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The Advantages of Self-Teaching into the Automated Device Programming Process

The Advantages of Self-Teaching into the Automated Device Programming Process

Modern Automated Programming Systems (APS) are expected to handle hundreds of different packages while maintaining high uptime, high first-pass-yield and near 100% quality.  At the same time, package proliferation, the trend towards shrinking devices and the need to set up multiple jobs per shift has placed more emphasis on the need for skilled operators to set-up and teach new jobs.

In many markets, job lot sizes can be relatively small, from a few hundred to a few thousand devices.  Programming times vary based on file sizes and impact the effective production rate of the APS.  With typical production run-rates of 1,000 devices per hour, it is easy to see that efficient job set-up is critical to machine utilization and real production output per shift. Small chip-scale packages and device pitch as small as 0.35mm push the capability of many APS solutions and make job setup challenging, even for skilled operators. If pick and place teach locations are incorrect, highly repeatable automated machines will effectively reproduce those human-induced teach errors, leading to quality issues or defects. Latent failures are particularly important to all manufacturers because it diminishes the reliability and value of end products, leading to even more severe failures and higher support costs downstream.

Using teaching methods where the operator has to manually pick and place devices for each socket teach location, then guide the automated machine to manually teach the critical z-height of the device in-socket through human observation is cumbersome, time-consuming and potentially inaccurate.  Job set-ups using this traditional manual process can take 30 minutes to an hour or more when socket count is high, decreasing valuable production time. The solution is to use automated self-teaching for each job.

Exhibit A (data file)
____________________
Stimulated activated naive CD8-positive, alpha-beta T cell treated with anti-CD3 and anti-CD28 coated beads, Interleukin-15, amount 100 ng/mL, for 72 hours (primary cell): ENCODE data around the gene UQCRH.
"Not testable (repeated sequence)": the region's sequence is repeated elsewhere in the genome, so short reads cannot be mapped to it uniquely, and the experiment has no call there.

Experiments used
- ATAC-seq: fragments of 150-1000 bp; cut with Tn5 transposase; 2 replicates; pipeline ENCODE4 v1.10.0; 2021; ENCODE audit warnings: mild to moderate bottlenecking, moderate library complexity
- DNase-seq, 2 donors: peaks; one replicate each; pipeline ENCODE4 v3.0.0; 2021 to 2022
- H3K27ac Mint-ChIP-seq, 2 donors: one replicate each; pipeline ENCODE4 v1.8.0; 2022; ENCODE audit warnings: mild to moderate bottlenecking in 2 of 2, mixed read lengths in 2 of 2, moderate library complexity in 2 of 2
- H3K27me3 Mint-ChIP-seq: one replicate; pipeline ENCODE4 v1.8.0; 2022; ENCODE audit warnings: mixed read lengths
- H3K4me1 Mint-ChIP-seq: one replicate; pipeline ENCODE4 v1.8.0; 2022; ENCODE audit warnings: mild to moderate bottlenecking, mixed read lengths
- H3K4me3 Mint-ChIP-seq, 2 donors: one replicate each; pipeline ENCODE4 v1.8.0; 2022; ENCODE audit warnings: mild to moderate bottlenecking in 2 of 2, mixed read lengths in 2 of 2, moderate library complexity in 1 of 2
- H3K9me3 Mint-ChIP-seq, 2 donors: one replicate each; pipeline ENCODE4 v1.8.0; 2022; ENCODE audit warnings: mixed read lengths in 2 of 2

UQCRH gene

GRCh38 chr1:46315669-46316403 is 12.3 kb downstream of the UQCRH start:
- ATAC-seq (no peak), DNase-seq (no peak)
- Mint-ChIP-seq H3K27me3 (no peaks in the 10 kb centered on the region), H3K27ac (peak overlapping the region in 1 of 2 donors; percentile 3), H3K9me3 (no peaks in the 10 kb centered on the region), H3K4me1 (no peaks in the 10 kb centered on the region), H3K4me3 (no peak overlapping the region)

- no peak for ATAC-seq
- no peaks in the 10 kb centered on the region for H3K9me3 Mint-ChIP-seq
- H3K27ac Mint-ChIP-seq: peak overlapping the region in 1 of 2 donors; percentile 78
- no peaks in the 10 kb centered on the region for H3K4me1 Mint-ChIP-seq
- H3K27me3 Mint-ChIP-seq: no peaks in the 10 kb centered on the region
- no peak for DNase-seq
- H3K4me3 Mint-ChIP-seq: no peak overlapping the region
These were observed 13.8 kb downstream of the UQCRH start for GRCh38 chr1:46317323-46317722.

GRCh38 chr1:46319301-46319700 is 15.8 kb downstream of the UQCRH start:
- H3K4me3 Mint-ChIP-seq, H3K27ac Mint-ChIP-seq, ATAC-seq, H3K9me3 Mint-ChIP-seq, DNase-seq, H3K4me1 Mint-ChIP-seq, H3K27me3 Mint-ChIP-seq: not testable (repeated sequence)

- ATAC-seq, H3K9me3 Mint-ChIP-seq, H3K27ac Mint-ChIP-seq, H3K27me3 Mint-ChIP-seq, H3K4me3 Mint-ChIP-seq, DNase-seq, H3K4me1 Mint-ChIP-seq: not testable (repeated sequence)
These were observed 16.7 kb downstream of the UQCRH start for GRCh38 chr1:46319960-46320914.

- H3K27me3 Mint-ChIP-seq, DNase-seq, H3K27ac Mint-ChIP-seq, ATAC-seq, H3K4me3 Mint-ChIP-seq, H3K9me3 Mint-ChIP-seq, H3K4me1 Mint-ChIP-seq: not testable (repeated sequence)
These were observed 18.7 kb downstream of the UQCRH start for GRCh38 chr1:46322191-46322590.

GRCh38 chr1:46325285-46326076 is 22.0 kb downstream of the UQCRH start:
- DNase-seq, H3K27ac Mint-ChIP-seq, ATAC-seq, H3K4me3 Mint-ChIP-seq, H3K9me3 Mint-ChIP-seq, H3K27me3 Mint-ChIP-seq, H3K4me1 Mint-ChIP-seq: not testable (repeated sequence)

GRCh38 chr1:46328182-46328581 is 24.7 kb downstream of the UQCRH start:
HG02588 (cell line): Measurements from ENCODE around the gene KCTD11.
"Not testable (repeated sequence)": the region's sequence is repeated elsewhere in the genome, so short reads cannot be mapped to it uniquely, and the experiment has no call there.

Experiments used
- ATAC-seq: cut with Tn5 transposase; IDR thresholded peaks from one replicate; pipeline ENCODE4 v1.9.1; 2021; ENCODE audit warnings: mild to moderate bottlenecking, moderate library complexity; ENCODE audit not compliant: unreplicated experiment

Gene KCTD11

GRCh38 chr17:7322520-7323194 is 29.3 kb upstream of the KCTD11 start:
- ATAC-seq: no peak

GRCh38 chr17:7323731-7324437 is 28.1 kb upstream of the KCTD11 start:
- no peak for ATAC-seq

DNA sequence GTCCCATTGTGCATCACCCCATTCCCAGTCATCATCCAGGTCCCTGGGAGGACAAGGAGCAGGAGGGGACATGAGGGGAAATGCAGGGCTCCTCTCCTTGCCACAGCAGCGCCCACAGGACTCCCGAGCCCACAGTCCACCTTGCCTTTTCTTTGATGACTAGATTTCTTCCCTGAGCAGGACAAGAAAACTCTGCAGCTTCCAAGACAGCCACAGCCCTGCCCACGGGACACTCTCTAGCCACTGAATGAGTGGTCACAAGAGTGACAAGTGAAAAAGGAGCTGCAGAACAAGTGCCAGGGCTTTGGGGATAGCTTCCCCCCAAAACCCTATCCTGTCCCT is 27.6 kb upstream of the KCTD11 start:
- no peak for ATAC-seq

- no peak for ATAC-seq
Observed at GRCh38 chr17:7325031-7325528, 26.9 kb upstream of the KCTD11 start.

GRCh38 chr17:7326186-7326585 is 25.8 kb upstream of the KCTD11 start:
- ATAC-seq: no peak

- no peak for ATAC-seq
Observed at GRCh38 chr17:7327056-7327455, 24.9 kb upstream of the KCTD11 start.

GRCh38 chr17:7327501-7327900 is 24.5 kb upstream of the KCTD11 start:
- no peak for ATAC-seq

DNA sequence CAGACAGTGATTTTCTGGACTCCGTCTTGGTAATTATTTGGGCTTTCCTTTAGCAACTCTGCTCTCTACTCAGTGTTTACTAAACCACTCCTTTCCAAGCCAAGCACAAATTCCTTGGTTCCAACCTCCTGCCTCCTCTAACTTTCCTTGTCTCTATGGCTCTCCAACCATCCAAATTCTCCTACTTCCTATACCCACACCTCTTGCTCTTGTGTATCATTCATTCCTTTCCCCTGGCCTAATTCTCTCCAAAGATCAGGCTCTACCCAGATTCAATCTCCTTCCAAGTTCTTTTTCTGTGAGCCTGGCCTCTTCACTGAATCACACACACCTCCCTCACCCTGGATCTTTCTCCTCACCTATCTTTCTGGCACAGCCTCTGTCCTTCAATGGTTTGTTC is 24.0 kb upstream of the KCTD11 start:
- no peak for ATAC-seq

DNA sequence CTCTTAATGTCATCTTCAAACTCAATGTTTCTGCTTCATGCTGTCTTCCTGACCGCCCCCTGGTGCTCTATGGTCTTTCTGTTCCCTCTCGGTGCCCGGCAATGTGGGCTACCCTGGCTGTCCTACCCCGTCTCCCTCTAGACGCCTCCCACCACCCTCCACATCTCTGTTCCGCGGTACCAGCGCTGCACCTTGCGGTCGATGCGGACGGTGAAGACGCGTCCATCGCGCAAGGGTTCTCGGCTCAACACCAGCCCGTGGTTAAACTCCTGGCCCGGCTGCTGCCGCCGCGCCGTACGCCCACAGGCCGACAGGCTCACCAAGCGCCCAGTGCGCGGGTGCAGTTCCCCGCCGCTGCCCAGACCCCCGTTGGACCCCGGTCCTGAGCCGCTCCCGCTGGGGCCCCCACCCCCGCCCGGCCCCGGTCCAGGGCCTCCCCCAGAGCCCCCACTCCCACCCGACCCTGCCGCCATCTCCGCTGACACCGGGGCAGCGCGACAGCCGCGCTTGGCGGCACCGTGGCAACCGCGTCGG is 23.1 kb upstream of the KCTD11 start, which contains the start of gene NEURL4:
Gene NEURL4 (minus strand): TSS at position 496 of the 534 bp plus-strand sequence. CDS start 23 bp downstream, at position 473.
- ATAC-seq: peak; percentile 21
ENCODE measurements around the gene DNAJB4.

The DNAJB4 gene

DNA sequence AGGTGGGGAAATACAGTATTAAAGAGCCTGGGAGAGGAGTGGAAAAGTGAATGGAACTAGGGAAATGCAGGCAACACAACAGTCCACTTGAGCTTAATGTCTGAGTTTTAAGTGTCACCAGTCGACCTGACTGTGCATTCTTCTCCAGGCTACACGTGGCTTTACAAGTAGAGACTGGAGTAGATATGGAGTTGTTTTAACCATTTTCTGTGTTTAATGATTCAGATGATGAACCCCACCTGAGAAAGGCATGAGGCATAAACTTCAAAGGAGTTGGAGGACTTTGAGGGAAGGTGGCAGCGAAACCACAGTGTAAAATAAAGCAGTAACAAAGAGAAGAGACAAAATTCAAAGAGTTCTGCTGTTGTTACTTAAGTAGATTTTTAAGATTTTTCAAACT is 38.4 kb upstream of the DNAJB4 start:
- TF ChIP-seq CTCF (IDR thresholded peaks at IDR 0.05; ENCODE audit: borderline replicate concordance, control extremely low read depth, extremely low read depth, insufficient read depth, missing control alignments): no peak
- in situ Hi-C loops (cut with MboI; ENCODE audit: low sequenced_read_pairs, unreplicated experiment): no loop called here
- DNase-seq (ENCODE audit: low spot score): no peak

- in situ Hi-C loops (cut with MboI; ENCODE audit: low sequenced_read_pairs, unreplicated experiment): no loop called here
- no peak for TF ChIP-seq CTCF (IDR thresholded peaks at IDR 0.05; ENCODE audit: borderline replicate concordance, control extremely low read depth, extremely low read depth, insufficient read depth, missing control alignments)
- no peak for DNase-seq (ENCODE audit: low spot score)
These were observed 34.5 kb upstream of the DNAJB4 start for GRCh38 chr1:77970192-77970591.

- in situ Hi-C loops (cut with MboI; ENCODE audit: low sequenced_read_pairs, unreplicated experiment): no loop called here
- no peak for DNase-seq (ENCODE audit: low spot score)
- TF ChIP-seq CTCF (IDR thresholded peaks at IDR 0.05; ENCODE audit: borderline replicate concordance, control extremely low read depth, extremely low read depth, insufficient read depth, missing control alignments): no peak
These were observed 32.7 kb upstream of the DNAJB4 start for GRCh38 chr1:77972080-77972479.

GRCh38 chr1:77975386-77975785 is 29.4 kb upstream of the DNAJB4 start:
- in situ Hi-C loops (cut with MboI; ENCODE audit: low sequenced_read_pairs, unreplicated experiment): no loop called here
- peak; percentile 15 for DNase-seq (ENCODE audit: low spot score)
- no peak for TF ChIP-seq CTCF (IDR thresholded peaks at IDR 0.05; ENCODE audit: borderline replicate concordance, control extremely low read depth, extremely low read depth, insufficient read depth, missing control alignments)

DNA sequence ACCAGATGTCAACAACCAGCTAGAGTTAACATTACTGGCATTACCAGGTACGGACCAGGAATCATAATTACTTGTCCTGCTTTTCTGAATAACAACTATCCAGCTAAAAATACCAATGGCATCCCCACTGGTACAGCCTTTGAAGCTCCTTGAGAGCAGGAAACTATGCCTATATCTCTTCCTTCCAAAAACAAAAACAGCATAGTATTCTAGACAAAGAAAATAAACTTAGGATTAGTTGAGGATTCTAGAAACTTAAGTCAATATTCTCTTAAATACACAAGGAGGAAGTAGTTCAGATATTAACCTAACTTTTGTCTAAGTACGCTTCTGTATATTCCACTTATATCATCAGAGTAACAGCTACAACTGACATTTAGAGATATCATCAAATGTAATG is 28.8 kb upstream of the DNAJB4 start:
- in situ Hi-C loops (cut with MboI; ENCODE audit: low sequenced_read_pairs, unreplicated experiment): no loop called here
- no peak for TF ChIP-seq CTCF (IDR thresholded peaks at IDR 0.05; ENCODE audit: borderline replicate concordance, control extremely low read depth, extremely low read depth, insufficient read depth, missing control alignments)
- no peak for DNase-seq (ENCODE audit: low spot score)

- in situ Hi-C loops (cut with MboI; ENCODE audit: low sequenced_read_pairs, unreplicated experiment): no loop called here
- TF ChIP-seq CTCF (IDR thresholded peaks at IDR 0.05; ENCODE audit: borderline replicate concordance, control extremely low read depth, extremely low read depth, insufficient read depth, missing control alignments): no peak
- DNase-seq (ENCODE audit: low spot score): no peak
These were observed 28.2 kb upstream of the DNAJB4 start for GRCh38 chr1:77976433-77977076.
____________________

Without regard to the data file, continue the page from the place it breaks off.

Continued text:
A Better Set-Up Process

With fully-automated self-teaching, operator involvement in the job set-up process is greatly reduced. The initial job set-up of input/out locations and peripherals is familiar. Blank devices in media (tape, tray, tube) are loaded and Input/Output peripheral locations are taught.  From that point, the process becomes radically different and more productive. The operator simply places a blank device in Site1, Socket A and executes a command to begin the auto-teaching process. This is the only time the operator is required to manually place a device in-socket. Next, the pick head moves to the initial Socket A location. The nozzle then moves down and automatically detects the top of the device in the socket, accurate to within 15 microns.  Now that the initial device and z-height have been taught, the machine subsequently picks devices from the input location and teaches sockets and sites “1-n” respectively. As each site is taught, the programming operation begins immediately without operator intervention until the APS is at full production capacity. In effect, the operator places one device in-socket, pushes a button and the machine teaches and begins the programming job, in parallel. The operator is then available to complete other important duties such as staging, logistics, and planning. System self-teaching is a clearly superior approach to automated device programming.

Fully-automated Teach saves time and ensures quality

The positive financial impact of self-teaching can be substantial.  Saving 15 minutes or more per job is quite feasible and even understated for systems with dozens of programming sockets.  From the table below, you can see that for a factory with 3 shifts and 3 job setups per shift, saving as little as 15 minutes per setup can make an impact in terms of both hourly savings and additional production capacity.   In our example, that equates to over $33,750 USD and 563 hours of gained productivity annually.  Assuming 1,000 DPH as a typical production run-rate, the operation can produce additional 563,000 devices per year. The financial impact over a five-year amortization schedule really clarifies the value of self-teaching; with the potential to generate $168,750 USD.